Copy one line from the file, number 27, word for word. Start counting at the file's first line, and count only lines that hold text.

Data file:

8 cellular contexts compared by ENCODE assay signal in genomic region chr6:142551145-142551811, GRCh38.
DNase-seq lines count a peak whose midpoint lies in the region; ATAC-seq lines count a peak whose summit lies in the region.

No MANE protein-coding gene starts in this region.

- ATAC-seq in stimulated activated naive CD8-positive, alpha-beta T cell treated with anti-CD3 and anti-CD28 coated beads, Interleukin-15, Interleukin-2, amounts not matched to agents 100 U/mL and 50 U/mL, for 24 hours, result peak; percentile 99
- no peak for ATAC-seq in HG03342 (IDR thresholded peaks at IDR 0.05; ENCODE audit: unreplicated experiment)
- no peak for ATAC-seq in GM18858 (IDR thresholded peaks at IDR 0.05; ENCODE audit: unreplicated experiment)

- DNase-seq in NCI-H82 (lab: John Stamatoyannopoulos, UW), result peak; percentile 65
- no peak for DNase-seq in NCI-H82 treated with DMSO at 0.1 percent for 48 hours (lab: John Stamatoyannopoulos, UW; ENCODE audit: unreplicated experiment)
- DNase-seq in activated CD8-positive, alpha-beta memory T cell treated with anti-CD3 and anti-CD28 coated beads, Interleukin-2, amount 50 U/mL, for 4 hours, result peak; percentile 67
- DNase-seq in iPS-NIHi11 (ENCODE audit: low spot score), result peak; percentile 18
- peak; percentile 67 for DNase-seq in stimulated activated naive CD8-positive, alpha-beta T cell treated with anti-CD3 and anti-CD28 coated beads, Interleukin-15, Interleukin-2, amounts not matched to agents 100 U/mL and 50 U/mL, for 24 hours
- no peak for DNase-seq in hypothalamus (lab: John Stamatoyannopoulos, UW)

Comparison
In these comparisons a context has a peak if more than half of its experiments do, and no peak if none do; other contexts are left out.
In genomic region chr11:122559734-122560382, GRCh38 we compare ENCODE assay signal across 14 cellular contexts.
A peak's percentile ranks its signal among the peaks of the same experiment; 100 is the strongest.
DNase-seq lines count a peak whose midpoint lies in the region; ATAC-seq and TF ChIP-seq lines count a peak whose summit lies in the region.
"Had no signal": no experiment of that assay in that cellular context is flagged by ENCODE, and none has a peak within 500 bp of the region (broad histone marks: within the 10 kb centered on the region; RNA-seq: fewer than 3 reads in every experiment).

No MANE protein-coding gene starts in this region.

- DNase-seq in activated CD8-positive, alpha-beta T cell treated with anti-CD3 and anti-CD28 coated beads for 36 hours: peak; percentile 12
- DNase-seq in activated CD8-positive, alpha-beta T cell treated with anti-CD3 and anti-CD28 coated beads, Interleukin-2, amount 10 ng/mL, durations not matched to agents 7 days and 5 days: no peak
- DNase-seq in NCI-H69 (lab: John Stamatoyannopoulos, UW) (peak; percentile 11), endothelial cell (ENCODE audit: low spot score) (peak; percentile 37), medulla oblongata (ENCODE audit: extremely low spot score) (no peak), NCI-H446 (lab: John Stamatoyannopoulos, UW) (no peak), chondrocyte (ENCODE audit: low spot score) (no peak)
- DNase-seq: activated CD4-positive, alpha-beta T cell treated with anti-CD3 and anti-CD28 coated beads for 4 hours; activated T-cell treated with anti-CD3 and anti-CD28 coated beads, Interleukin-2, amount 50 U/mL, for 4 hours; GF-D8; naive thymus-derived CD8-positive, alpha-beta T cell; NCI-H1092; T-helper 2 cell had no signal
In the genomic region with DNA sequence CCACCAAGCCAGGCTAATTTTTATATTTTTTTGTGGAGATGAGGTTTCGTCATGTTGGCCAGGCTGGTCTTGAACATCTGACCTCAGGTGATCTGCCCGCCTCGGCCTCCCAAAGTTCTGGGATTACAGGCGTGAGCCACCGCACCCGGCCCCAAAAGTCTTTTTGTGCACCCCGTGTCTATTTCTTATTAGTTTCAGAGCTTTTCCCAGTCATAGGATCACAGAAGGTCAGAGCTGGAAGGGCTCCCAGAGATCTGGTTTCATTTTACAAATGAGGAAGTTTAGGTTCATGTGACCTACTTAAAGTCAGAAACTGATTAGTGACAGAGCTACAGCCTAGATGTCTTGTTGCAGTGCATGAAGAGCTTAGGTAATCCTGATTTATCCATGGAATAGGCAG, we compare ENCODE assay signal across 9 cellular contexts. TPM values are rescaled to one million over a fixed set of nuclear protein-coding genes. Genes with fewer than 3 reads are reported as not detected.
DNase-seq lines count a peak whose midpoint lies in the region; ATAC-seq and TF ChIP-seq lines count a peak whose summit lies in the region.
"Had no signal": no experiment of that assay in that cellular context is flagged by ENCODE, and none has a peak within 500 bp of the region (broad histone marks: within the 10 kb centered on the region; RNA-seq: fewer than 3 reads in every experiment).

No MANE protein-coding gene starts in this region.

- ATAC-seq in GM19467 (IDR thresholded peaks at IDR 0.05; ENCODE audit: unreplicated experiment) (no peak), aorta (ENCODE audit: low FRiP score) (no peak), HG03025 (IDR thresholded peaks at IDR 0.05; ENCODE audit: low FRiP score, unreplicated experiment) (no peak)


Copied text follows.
No MANE protein-coding gene starts in this region.